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Weekly Email by Rabbi Moss

Thousands of people enjoy the wisdom and inspiration of Rabbi Moss' weekly emails.

I Did My Best. Did I Mess Up?

 Question of the Week

I am not Jewish, but have many Jewish work colleagues. I attended my first Jewish funeral for an old boss this week. I tried to be respectful and follow protocol, but I think I may have messed up. As I was leaving, someone said to me, "I've sim cards."  I was a little taken aback.  Why would people be selling phone plans at a funeral?  Then another person said the same thing to me, which I thought was strange. I thanked them and explained that I am locked into a 24 month contract. When a third person also told me "I've sim cards" I started to think maybe I was misunderstanding something. Is it customary to buy a new sim… Read More »

A Weird Fear of Death?

 

Question of the Week

I have a fear of dying. But it expresses itself in a weird way. I have read stories of people doing one mitzvah and then dropping dead, because that one good deed was their life mission. So now every time I do something good, I think maybe this is my last. This freaks me out and it isn't good. Should I try not to fulfill my mission so I can live, or do good deeds and die?

Answer

There are two types of workers: employees and contractors. A contractor is there to do their job, and that's it. As long as I have completed the tasks given me, as long as the items on my to-do list are all ticked off, I have done my bit and I can go home.

But an employee has to work until the day is over. It is not enough… Read More »

We love you. We’ll meet again soon.

 

OUR RESPONSE TO THE MERON TRAGEDY

The Jewish nation is hurting. The unfathomable loss of 45 innocent souls in the Meron tragedy has touched us all.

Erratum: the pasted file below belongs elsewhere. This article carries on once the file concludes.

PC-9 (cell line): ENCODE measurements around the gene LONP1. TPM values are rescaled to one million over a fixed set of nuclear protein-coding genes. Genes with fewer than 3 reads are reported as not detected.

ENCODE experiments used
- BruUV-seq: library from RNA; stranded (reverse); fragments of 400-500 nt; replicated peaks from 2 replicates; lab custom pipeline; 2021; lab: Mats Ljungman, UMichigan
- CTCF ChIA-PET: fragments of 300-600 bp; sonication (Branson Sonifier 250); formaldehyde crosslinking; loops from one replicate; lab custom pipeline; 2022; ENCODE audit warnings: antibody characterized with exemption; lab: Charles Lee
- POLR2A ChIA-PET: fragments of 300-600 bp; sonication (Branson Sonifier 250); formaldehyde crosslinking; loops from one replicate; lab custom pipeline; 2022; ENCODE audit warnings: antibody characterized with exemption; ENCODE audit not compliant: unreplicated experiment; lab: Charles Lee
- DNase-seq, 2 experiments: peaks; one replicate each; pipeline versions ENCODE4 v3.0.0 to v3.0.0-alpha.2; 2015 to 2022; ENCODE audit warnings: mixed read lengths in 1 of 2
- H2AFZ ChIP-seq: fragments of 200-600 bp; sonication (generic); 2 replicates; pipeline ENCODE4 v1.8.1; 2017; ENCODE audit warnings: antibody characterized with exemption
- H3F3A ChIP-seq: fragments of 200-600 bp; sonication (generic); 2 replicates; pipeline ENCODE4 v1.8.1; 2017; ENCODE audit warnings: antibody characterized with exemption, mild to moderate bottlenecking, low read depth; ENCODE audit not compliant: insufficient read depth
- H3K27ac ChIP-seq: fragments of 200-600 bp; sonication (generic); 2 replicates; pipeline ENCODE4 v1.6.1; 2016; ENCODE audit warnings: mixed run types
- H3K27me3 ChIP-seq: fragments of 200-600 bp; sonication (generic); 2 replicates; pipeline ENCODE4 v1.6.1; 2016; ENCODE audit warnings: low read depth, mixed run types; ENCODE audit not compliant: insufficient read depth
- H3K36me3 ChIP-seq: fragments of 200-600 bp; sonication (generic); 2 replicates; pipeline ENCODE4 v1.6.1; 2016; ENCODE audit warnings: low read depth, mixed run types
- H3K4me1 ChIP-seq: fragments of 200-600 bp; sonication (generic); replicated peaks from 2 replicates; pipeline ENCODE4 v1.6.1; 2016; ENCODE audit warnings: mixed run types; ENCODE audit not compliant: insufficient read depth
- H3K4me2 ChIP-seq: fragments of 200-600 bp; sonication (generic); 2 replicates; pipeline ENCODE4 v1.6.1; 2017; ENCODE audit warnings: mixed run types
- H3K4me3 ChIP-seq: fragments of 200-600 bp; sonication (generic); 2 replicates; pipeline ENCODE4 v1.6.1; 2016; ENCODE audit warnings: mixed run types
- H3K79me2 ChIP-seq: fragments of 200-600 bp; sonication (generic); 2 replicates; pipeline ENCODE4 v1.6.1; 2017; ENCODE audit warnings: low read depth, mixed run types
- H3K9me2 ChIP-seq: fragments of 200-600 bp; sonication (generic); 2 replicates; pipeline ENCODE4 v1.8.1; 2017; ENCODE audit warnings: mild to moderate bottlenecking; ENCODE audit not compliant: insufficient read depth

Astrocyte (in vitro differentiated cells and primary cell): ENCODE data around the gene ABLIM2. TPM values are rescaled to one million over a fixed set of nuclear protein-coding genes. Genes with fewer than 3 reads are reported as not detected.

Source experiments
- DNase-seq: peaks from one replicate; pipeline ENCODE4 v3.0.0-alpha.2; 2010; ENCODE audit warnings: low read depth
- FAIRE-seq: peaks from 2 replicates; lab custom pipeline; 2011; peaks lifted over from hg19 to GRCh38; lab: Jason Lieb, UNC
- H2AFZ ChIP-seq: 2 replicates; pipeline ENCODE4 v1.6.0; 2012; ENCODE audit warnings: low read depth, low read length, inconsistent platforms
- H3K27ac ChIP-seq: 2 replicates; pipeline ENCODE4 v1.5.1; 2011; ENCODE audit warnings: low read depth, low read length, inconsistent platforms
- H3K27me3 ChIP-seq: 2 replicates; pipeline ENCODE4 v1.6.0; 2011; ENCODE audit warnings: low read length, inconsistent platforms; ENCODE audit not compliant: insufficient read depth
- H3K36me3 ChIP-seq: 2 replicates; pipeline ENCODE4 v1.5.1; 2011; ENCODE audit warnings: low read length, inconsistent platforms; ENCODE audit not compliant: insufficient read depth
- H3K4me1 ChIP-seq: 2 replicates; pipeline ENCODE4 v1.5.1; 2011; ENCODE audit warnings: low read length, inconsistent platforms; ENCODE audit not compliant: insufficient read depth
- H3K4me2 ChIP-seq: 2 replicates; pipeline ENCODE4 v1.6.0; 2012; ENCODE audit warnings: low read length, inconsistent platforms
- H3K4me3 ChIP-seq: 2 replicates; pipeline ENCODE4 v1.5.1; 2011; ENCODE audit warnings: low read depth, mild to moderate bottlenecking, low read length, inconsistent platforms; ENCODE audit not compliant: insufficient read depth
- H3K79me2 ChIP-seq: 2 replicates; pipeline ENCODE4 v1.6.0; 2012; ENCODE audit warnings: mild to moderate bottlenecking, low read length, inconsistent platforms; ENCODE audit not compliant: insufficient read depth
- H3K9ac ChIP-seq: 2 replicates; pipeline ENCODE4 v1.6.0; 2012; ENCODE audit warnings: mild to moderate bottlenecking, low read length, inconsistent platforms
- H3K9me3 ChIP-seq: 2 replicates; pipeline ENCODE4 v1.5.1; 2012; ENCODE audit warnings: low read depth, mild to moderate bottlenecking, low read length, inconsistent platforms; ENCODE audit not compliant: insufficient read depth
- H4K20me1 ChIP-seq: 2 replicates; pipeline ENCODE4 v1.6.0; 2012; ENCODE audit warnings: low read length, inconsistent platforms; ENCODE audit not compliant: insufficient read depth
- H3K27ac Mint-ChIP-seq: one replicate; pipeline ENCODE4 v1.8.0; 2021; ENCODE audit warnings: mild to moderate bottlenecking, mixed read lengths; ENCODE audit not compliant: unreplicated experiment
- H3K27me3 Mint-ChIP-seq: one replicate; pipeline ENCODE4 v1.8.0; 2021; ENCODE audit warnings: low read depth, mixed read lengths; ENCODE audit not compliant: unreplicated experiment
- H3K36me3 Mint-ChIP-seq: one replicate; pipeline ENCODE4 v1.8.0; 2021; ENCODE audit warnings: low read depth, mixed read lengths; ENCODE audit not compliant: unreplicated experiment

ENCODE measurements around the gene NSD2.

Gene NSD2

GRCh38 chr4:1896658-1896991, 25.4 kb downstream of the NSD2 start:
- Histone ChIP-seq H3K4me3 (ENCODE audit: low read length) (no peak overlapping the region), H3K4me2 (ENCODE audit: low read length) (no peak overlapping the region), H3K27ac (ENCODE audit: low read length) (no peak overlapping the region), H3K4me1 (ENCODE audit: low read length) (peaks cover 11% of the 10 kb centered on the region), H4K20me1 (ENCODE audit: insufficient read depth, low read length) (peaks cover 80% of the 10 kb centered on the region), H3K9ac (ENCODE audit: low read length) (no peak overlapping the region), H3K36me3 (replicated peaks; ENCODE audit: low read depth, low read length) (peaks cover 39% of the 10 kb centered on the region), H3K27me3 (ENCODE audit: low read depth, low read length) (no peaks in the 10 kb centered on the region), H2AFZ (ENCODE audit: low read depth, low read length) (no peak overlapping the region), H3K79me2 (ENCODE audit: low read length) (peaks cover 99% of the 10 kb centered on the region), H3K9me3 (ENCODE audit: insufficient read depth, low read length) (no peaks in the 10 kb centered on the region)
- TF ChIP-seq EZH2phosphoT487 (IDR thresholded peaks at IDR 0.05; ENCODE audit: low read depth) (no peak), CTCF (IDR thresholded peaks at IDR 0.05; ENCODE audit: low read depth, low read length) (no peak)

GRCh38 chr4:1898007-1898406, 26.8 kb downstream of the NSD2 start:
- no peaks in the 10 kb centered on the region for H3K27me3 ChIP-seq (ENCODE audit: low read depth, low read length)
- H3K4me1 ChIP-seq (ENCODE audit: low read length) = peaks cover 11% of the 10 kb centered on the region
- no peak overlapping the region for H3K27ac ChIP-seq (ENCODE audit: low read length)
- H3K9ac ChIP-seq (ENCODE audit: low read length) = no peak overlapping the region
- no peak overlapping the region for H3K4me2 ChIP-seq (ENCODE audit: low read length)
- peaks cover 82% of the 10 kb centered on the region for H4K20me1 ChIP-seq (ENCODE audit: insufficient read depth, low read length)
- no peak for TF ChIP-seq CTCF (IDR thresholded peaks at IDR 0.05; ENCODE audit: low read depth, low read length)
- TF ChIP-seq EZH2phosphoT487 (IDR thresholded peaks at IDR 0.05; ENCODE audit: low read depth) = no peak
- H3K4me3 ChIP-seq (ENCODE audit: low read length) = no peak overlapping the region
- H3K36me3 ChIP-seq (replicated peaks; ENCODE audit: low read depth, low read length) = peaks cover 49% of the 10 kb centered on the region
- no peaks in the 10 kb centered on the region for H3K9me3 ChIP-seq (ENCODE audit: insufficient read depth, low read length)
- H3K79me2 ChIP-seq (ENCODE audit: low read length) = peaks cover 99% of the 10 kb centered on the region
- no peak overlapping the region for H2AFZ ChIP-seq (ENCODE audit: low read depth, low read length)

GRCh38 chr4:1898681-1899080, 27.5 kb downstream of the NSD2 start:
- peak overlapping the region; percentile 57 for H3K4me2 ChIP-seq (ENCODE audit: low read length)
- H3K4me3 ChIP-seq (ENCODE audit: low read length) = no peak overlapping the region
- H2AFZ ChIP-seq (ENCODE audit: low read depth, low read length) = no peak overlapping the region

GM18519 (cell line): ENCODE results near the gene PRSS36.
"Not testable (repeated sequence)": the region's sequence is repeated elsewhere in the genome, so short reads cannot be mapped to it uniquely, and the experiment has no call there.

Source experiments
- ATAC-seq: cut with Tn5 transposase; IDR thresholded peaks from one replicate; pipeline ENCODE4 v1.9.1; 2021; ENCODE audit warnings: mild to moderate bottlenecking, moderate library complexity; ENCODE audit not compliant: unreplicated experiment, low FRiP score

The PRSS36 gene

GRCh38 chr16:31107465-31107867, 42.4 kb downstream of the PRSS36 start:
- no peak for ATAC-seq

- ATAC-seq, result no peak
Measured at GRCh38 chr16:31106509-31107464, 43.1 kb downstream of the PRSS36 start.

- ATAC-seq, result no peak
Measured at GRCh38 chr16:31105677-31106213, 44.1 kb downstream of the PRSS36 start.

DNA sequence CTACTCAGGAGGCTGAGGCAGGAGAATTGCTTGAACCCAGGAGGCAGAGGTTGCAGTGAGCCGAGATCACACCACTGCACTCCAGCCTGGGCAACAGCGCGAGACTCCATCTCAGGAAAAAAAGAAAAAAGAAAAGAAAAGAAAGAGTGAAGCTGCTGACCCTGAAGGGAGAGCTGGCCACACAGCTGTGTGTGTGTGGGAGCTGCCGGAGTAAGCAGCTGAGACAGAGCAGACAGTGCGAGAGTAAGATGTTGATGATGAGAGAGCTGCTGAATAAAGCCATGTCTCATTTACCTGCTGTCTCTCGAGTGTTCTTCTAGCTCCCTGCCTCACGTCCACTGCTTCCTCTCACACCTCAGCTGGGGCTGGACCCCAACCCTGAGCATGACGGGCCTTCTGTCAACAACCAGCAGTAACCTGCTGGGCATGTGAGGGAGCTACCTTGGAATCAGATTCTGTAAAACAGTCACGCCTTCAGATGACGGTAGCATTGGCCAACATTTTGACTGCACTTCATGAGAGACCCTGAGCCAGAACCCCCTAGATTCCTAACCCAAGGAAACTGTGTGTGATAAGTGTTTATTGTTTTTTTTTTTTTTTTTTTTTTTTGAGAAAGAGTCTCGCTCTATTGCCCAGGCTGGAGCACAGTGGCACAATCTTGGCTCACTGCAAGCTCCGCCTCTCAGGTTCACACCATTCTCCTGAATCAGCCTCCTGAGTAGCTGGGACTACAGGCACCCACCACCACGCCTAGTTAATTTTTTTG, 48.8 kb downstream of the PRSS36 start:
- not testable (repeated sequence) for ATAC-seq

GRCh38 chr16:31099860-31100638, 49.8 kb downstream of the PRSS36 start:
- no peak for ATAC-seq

Now is not the time for finger-pointing and blame. Now is not the time for explanations and justifications. Now is the time to comfort the grieving families.

But what can we say to comfort them?

Nothing. And that is fine.

The mitzvah to comfort mourners is performed by paying a visit and listening. Jewish law dictates that when visiting a mourner, the visitor should not open the conversation. We leave it to the mourner to set the tone. The visitor should just listen, acknowledge, respond where appropriate and take to heart what the mourner says.

So let’s do that now.… Read More »

Have I Lost My Mind?

 

Question of the Week:

I grew up hearing that to learn Kabbalah you have to be married, over forty, and an accomplished scholar. Otherwise you will go mad. Yet these days it seems everyone and anyone studies Kabbalah. So is what I heard not true or have the rules changed? Or have we all gone mad?

Answer:

The origin of the belief that Kabbalah study is dangerous seems to be a Talmudic tale.

There were four rabbis who shared an out-of-body mystical experience, where their souls wandered off into the higher realms. They were Ben Azzai, Ben Zoma, Elisha ben Avuya and Rabbi Akiva.

Each of these scholars was impacted differently by the experience. For three of them, it was not a happy ending.

Ben Azzai died.… Read More »

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